The Opposition and negative gearing: it's a tax policy not a housing affordability policy
Today, the Opposition has again argued that changing Australia’s negative gearing arrangements will improve housing affordability despite the fact that even the policy’s own supporters argue it will do almost nothing to help housing affordability.
“The Grattan Institute and the McKell Institute are two of the biggest supporters of the Opposition policy to limit negative gearing. By their own estimates, this is a big tax policy and not a housing affordability policy”, said Ken Morrison, Chief Executive of the Property Council of Australia.
“We are happy to have a tax debate on the Opposition’s plans to raise $32 billion in additional property tax and its impact on jobs, rents and revenue, but we should not pretend this policy will do anything to help young home buyers buy their first home. Indeed, this policy shuts the door for many young home owners who might seek to negatively gear their first home.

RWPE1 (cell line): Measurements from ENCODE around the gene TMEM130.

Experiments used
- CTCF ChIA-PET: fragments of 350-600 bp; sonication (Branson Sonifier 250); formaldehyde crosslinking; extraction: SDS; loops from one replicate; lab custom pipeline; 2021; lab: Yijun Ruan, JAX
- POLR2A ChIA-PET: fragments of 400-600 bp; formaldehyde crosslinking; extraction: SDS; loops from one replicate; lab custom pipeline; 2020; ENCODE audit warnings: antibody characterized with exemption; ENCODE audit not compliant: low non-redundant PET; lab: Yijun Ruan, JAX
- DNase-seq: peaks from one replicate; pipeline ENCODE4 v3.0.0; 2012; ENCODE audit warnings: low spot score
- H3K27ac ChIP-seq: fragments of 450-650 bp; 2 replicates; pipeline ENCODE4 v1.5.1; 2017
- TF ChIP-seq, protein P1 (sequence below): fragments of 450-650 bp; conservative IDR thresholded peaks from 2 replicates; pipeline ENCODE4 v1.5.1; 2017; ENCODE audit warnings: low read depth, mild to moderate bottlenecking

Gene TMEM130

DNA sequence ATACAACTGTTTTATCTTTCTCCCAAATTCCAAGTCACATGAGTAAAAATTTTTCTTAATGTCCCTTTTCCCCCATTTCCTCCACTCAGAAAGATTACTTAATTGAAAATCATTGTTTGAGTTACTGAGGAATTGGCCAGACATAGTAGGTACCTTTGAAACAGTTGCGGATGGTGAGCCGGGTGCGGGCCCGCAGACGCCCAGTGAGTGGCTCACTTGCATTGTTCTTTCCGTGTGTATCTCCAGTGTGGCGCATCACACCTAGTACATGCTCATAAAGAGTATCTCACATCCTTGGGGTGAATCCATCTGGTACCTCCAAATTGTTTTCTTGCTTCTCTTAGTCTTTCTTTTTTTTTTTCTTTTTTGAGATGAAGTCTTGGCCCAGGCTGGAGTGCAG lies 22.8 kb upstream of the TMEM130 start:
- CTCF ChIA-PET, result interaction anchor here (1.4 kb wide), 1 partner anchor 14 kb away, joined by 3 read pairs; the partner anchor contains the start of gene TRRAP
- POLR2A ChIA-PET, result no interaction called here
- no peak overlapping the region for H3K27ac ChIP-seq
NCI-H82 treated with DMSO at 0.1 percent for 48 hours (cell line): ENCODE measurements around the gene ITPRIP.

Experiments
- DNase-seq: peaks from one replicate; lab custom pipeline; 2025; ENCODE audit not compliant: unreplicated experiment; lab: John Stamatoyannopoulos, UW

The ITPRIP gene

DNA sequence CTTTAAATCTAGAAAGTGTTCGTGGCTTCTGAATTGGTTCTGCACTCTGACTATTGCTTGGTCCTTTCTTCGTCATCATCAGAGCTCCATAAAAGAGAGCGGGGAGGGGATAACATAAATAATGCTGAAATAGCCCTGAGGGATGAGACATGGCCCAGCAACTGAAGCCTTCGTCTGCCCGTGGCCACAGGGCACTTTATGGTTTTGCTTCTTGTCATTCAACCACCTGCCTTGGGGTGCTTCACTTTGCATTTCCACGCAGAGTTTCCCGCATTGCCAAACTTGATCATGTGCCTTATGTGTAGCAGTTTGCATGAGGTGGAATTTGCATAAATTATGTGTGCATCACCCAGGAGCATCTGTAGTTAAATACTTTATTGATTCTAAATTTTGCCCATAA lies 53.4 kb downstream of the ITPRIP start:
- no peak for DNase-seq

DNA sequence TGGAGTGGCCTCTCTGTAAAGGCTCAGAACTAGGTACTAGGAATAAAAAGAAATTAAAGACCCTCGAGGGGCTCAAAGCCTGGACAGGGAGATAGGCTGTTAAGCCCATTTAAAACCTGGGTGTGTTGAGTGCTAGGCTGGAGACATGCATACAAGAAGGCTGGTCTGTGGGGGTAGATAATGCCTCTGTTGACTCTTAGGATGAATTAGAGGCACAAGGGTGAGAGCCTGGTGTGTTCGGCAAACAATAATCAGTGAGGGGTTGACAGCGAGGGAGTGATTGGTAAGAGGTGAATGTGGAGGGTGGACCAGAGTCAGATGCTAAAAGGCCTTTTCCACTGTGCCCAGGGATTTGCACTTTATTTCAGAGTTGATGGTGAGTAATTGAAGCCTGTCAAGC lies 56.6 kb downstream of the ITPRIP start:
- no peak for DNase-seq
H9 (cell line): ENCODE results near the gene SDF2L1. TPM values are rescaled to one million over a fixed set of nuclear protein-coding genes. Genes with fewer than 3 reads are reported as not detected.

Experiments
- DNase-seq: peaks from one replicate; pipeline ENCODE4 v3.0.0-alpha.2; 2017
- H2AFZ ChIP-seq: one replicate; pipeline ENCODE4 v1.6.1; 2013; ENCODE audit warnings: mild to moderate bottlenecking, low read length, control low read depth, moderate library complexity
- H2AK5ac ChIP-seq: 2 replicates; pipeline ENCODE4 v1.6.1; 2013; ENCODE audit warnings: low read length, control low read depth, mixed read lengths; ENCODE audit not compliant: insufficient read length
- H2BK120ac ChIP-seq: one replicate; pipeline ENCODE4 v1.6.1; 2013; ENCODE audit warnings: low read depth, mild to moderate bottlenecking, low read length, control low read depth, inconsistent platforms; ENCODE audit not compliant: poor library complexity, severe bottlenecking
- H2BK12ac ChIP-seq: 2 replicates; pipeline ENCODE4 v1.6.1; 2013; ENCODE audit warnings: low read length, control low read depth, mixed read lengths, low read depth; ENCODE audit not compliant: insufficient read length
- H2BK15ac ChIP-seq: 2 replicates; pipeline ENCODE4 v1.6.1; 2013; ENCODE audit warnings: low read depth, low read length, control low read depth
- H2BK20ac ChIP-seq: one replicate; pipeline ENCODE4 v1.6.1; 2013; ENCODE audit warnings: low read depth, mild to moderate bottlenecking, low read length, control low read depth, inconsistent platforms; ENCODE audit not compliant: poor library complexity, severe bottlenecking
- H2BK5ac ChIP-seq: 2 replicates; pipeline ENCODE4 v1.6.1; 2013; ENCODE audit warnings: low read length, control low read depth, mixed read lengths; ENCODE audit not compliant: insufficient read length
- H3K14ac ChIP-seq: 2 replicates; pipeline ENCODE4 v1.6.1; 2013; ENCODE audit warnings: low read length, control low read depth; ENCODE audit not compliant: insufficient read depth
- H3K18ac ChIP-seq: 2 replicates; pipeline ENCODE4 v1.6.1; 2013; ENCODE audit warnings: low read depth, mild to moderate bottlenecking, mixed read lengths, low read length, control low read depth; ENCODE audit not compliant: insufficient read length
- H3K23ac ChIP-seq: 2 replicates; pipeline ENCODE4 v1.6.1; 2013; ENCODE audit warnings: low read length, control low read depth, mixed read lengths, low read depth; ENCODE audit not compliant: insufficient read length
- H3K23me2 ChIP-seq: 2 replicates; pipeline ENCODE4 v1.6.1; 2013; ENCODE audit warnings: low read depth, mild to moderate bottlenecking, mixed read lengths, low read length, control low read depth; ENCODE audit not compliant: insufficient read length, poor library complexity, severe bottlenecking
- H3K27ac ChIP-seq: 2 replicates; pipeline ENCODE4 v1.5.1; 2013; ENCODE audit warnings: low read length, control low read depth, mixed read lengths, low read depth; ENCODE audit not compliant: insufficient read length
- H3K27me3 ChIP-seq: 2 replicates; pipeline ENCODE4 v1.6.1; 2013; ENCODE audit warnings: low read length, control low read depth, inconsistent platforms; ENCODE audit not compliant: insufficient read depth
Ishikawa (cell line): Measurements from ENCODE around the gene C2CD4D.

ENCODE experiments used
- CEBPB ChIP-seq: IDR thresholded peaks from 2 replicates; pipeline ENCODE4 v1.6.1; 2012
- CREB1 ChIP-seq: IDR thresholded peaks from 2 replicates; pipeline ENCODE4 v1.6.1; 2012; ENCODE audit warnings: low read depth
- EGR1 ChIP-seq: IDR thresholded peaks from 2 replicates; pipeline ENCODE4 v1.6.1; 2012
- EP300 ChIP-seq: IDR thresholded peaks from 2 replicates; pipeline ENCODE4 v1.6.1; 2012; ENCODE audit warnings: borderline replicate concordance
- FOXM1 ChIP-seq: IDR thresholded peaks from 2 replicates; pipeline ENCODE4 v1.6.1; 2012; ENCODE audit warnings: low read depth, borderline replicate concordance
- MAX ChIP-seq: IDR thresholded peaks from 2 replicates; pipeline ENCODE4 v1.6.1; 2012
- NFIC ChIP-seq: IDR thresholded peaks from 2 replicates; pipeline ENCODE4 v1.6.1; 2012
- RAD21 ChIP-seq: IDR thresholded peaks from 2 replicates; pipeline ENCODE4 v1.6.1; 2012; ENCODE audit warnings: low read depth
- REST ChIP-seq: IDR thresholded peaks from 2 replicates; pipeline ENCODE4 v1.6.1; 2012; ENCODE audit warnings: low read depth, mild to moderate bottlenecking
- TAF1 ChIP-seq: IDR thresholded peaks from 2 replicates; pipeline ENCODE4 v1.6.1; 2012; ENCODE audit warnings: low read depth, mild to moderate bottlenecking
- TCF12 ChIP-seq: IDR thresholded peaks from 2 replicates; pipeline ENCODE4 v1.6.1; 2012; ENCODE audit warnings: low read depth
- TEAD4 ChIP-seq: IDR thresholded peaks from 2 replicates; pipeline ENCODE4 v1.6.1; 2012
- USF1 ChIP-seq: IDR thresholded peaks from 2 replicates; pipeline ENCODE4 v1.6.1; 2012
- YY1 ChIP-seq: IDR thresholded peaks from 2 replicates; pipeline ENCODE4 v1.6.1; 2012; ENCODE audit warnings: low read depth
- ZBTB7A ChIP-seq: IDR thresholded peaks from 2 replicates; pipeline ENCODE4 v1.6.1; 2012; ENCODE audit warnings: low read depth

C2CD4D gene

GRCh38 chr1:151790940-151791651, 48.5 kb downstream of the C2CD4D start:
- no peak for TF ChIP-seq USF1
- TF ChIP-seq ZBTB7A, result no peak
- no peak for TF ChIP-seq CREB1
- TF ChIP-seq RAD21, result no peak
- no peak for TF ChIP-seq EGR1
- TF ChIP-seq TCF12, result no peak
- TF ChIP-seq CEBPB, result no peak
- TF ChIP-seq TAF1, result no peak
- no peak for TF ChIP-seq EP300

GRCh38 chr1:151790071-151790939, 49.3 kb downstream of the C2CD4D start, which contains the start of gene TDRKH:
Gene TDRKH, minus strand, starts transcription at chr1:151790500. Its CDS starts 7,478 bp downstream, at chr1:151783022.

The reports from the McKell Institute and the Grattan Institute speak for themselves:
The McKell Institute Report “Why housing prices won’t crash”
“This report finds that under current arrangements, house prices across Australia’s 8 capital cities are forecast to grow at 3.09% per year, while under the proposed changes, house prices are also forecast to grow, albeit at a more modest 2.60 % per year across the same 8 cities.”
Mckell also argues that most of the difference if prices can be attributed to the Opposition’s proposed changes to Capital Gains Tax and not negative gearing:
“we estimate a 0.5 per cent reduction in housing price growth per year from the discontinuation of the CGT discount.
The Grattan Institute: Hot Property
“Our proposed changes will improve housing affordability – a little. We estimate prices would be up to 2 per cent lower than otherwise.
They go on to say:
“The changes will not cause housing markets to collapse: their effects on prices are small compared to factors such as interest rates and supply of land.”
“There are many ways that the industry and our political leaders can engage to develop solutions to help more Australians buy their own homes. However, changing negative gearing is not a housing affordability solution, it’s just a proposal to raise $32 billion in new taxes”, said Mr Morrison.
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